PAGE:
CGF position on Stanford Trails

The following is the letter we’re sending today about Stanford trails.



December 13, 2005

Santa Clara County Board of Supervisors

County Government Center

70 W. Hedding Street, 10th Floor, East Wing

San Jose, CA 95110

Re: Agenda Item #57 – Stanford GUP relating to trails

Dear Members of the Board of Supervisors;

The Committee for Green Foothills opposes the recommendation of the County staff as completely unacceptable regarding the C1 Trail, although we have no objection to the S1 alignment. While the recommendation of County Supervisor Liz Kniss is not our preferred option, it is something we can live with. Our preference is that Stanford University simply do what it promised to do five years ago in developing a new trail on Stanford lands in Santa Clara County. Given the long delay that Santa Clara County has tolerated, Supervisor Kniss’ suggestion that the recreational mitigation be constructed elsewhere appears to be a viable way to move forward.

We believe that the recommendation by County staff violates the Stanford General Use Permit and violates CEQA. The County Wide Trails Master Plan Map clearly shows the trail to be in Santa Clara County, as does multiple other pieces of evidence from the trails Master plan. There is a single checkmark box elsewhere in the Master Plan supporting Stanford’s position, but since the two parts of the document are in conflict, we think the map shows a much better indication of what was actually intended.

County staff’s recommended action would exercise County discretion by excluding the trail from Santa Clara County and by setting up a contingency where no trail could occur. These decisions have environmental ramifications and legally cannot be taken without prior environmental analysis.

We expressly reserve the right to litigate if the County follows the recommendation of County staff. We note that the recommendation by Supervisor Kniss would need limited environmental review and a General Use Permit amendment, but because this is a superior option to what County staff is recommending, we are not reserving the right to litigate if Supervisor Kniss’ proposal is followed today.

A significant improvement in the Supervisor Kniss proposal is that it would eliminate the possibility of no mitigation inherent in the County staff proposal. Inserting an amendment to the staff proposal with some type of monetary reversion to the County, should the Alpine Road sidewalk not be constructed, is inadequate for three reasons. First, the Alpine Road sidewalk expansion is a terrible “trail” that provides no significant recreational value – it should be rejected, not prioritized. Second, adding a reversion clause would mean adding seven years to the years of delay we have already faced. Third, Stanford will use community opposition to the Alpine Road sidewalk to reduce the changes to token modifications and thereby make only a token monetary contribution. A reversion clause will not fix the “token contribution” loophole.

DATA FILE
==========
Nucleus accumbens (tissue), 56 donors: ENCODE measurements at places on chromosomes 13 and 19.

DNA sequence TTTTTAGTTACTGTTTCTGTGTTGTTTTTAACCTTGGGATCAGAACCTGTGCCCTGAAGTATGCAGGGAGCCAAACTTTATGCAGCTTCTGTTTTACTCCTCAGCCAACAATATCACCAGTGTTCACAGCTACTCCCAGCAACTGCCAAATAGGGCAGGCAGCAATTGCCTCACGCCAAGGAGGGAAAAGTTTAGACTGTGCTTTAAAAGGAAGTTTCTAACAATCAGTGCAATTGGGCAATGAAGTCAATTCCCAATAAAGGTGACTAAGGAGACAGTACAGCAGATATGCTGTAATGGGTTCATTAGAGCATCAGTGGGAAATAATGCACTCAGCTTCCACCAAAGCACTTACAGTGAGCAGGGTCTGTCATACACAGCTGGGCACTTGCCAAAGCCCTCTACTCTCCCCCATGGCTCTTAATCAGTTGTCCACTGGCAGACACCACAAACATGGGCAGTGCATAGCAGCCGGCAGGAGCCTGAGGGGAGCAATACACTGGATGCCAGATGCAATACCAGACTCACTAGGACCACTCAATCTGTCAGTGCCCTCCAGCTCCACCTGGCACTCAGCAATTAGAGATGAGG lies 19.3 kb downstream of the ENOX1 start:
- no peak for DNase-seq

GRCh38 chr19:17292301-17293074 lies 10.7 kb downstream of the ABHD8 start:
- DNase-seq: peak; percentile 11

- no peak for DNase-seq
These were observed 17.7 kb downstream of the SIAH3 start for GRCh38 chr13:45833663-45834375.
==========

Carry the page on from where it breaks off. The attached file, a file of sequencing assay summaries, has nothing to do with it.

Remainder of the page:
While we believe it fits the intent of Supervisor Kniss’ proposal, we seek clarification that recreational facilities could include purchasing trail easements, and that the monies could be shared with other land use agencies within the geographic limit.

If Stanford opposes Supervisor Kniss’ proposal, we recommend the following:

1. Reject the County Executive’s recommendation.

2. Do not yet certify the Supplemental EIR for the S1 Trail, but prepare documents certifying the SEIR conditional upon Stanford’s written and unconditional proffer of the S1-C alignment.

3. If Stanford attempts to withdraw the S1-C offer, direct County Counsel to examine whether the County’s detrimental reliance on the S1-C offer means:

a. Stanford legally cannot withdraw the S1-C offer; and

b. Whether Stanford’s withdrawn offer puts it in non-compliance with the GUP.

4. If County Counsel determines that Stanford can withdraw the S1-C offer, direct staff to reinitiate the SEIR for the S1 trail to consider alternative alignments.

5. Begin the SEIR process for the C1 Trail. If Stanford refuses to pay for this process, find them in non-compliance with the GUP. Stanford must pay in advance, and has no control over the contents of the SEIR, including over alternatives to be considered.

6. If the Supervisors think they may want to accept the County Executive’s recommendation, defer any decision pending a written response from San Mateo County and Portola Valley regarding whether they are interested in the proposal.

Finally, regardless of any other action taken today by the Board of Supervisors, we are gravely concerned by Stanford’s placing additional conditions on the S1-C alignment that it did not make previously. The County relied on Stanford’s unconditioned S1-C offer when the County rejected alternative alignments supported by community groups. We urge the Supervisors to refer to County Counsel/staff the question of whether Stanford partially withdrew or otherwise added conditions to the S1-C offer that Stanford had not included originally, and recommend whether to develop a standard “firm offer” form for negotiating with Stanford, where Stanford acknowledges it is legally bound by the offer it has made.

Please contact us if you have any questions.


Brian A. Schmidt

Legislative Advocate, Santa Clara County

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